Portland mill In Ihe form of rubber
heels, the Industry Is traced In n mo
tlon picture Just prepared by the
Portland Rubber Mills. This educa
tional film shows the manufacture
of rubber soles, heels and other sml-
ilnr products, as handled at the local
Roseiiurg Last season's prune crop
is soon to he cleaned up In this city
when the California Packing Com
piiii! resumes operation of Its plant.
Orders' Just received for several car
loads of the fruit to bp shipped thru
New York for foreign trade are re
sponsible for this step, The company
closed down last fall because It could
not move the prunes, which have
Hlnce brought extremely good prices.
Portland. No HliHner will leave
Oregon Ignorant of Its Industries if
tne Portland Ad Club has Its say In
the matter. The organisation has an
Industrial committee heuled hv
tleorgo L, nuuch, which Is asking co
operation or men! merchants In hav
ing window displays featuring Oregon
Hiumuis during Hhrlnor and Hose
festival weeks, ,
Hood River. Fruit storage ware
houses controlled by English capital
arc to be erected at Hood River
Otlell, Ncwbcrg and Underwood, Wit.,
by the Dun Wullle Company. This
firm has headquarters In I.ondun, but
maintains a branch here. The con
tract for th warehouses has been
lt to Sutton and Whitney.
Portland. Portland Is about to
rive cold storage facilities a big
boost. The pacific Car nnit Found n-1
Company has Just contracted to build
uv icirigerator cars in the local
"hops, for the Pacific Fruit Kxpress
Company as soon as material are
. A COMPARISON OF COSTS.
1 It costs the state of Oregon $222 a year to care for each in
ornate of the state hospital at Salem. . '
It costs the state of Oregon $442.06 a year to care for each
prisoner at the penitentiary at Salem.
It costs the state of Oregon $231.12 a year to care for each
feeble-minded person at the institute at Salem.
It costs the Btate of Oregon .$309.36 a year to care for each
boy at the state training school at Salem.
It c.osts the state of Oregon $594.00 a year to care" for each
victim of tuberculosis at the hospital at Salem.
It coRts the state of Oregon $500.28 a year to care for each
blind school at the state school at Salem.
It costs the state of Oregon $393.12 a year to care for each
inmate of the school for the deaf at Salem. ( . ; '
It costs the state of Oregon $417 a year to care for each girl
at the industrial school for girls at Salem.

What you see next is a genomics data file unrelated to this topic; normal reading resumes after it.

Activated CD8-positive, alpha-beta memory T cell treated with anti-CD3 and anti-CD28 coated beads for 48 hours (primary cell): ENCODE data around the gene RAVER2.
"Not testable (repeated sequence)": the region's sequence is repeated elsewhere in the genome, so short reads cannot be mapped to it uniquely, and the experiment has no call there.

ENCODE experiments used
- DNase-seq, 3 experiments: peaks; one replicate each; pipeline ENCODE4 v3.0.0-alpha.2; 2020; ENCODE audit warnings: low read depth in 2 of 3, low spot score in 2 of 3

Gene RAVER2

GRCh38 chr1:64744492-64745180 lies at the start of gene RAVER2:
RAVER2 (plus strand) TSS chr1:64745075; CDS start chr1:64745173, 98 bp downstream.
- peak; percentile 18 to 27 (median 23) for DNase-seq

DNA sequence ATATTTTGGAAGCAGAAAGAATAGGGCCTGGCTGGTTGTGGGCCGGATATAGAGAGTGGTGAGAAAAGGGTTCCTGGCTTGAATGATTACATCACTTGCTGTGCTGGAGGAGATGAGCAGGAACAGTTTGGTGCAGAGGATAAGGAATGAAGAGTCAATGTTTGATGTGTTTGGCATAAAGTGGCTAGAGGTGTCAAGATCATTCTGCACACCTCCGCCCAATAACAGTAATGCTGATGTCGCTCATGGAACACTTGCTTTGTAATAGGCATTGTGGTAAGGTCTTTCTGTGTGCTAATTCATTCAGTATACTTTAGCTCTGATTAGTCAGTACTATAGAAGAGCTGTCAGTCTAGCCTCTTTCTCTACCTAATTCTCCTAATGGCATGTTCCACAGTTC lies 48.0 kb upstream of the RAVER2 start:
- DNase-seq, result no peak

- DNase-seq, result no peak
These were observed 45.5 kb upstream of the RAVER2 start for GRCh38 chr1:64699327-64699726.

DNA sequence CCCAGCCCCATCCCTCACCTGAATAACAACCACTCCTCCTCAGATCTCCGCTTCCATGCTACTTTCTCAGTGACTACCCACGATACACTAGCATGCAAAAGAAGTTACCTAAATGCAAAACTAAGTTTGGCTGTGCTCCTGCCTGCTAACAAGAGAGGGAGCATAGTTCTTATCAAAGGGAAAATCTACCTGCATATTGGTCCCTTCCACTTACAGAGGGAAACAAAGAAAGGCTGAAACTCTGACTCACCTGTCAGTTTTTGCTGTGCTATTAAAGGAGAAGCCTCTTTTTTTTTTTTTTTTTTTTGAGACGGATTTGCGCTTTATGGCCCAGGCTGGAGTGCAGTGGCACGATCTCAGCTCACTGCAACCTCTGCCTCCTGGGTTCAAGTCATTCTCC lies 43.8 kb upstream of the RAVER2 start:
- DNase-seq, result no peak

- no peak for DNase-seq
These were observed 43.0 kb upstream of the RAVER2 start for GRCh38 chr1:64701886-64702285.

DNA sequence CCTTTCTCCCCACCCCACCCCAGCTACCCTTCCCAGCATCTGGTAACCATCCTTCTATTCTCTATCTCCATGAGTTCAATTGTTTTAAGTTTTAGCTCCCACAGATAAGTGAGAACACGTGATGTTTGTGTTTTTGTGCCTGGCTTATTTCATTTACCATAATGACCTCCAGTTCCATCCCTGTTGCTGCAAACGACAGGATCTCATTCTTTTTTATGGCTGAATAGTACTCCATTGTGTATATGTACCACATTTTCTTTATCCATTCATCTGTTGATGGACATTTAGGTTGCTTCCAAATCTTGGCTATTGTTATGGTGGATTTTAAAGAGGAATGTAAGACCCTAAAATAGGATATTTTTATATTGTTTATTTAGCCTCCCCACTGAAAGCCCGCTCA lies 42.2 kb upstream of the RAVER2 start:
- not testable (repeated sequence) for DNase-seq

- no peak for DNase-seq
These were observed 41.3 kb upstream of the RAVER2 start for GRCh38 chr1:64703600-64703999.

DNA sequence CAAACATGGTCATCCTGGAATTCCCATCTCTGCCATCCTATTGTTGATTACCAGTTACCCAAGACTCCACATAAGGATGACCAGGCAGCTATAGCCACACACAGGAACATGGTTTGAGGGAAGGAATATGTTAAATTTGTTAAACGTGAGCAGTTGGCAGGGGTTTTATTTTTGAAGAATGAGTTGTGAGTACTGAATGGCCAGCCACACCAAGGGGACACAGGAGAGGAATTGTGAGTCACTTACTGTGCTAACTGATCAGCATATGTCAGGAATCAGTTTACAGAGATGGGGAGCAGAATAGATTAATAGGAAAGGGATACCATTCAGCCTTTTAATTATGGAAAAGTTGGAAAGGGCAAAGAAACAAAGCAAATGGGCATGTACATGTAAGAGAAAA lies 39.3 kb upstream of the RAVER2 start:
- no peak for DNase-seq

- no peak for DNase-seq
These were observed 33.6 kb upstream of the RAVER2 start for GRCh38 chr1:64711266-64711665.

It costs the state of Oregon $203 per year to educate each
Btudent at the University of Oregon at Eugene.
It costs the state of Oregon $180 per year to educate each
student at the Oregon Agricultural College at Corvallis.
It costs the state of Oregon more to care for an insane or
feeble-minded person, who cannot possibly benefit the state, than
it does to educate our young men and women upon whom the fu
ture welfare of the state depends
It costs the state of Oregon twice as much to educate erring
youth at reformatories as it does normal and well behaved youth
at the higher educational institutions. c
It costs the Btate of Oregon over twice as much to maintain a
convict at the penitentiary, who is a menace to society, as it does
to educate a student who Is a safeguard to society.
It costs the state of Oregon double to educate the deaf and
blind what it does to educate those in full possession of their
We hctr no complaint from taxpayers as to the expense of
caring for insane, for prisoners, 'for defectives and we should
not, for the state is merely fulfilling the duties of society.
Still less should there be complaint from the taxpayers as to
tne expense of educating children and youth for this is an .'even
greater duty to society,
"Oh! The party I'm going to will
be held somewhere else," Rusty Wren
"That a Interesting." said Mr. Froj
as he settled his hat more firmly up
on his erueerly shaped head. "Who's
having It If I may ask?"
Rusty Wren looked at the tailor-as
if he were much surprised.
"Don't you know about it?" he m
quired. "Do you mean to say that my
cousin Long Bill Wren, didn't invite
For a moment Mr. Frog appeared
somewhat taken aback.
"He must have forgotten me," he
murmured. "I haven't heard a word
about his party before. But
know it's a mistake," he added, with
"No doubt!" Rusty Wren said po
litely. I was going to Cousin Bill":
home as soon as you had measured
me for a new Sunday coat," he ex
"Then come' Tight along I now!
nth Mr. Frog cried hastily. "We'll go to
'gether. For I'm sure that Xong BPl
or'a custom, until sunset, which m.-v !'' mean to forget me. Tou know
ed the close of Mr. Frntr'. w...n, we're tne Dest of friends. I make all
day. inls clothes for him! and he has never
But Rusty had hardly entered the iyc' paid m.e a penny'
shop when he bumped into Mr. Frog
with a crash; for Mr. Frog had been
hurrying toward the door.
The collision bowled them both over
tl'l 'H "'I'!1 W !, ty,i . l)'IM 'l
The collision bowled Uiom
over on the ground.
Rusty Wren hesitated. He was not
quite sure that his cousin had Intend
ed to Invite the nimble tailor to his
upon the floor But Mr. Frog did not! But your slng,nfr t ... .
appear annoyed in the least. ! , . . ' " , V ,
"How-dy do!" he said, almost be-
mlnded Mr. Frog. "You don't want
fore he had nickeii Kimuoif "ic i to miss that!" he said.
you have some to see me on business, I Mr. Frog caught him by a wing and
I'm sorry to say that I can't do uny- laughed gaily.
thing for you today. The fact "Oh, that doesn't matter," he re
is, 'I'm going to a singing party this marked with a careless air. "We have
- ' - , SHOES. .
I priced a pair of shoes today ; I asked the price, and went
away. The dealer begged, in frenzied tones, that I would hand
him twenty bones, and clothe my hoofs in shinimr kid. as other
AnMAA.. 11 1 ! 1 1 HIT aa w m ,j . '
fm S 8Penttnits Q1a- ay, nay," i said; "again, nay nay!
1 11 fall for no such graft today. I will not pamper my old feet, and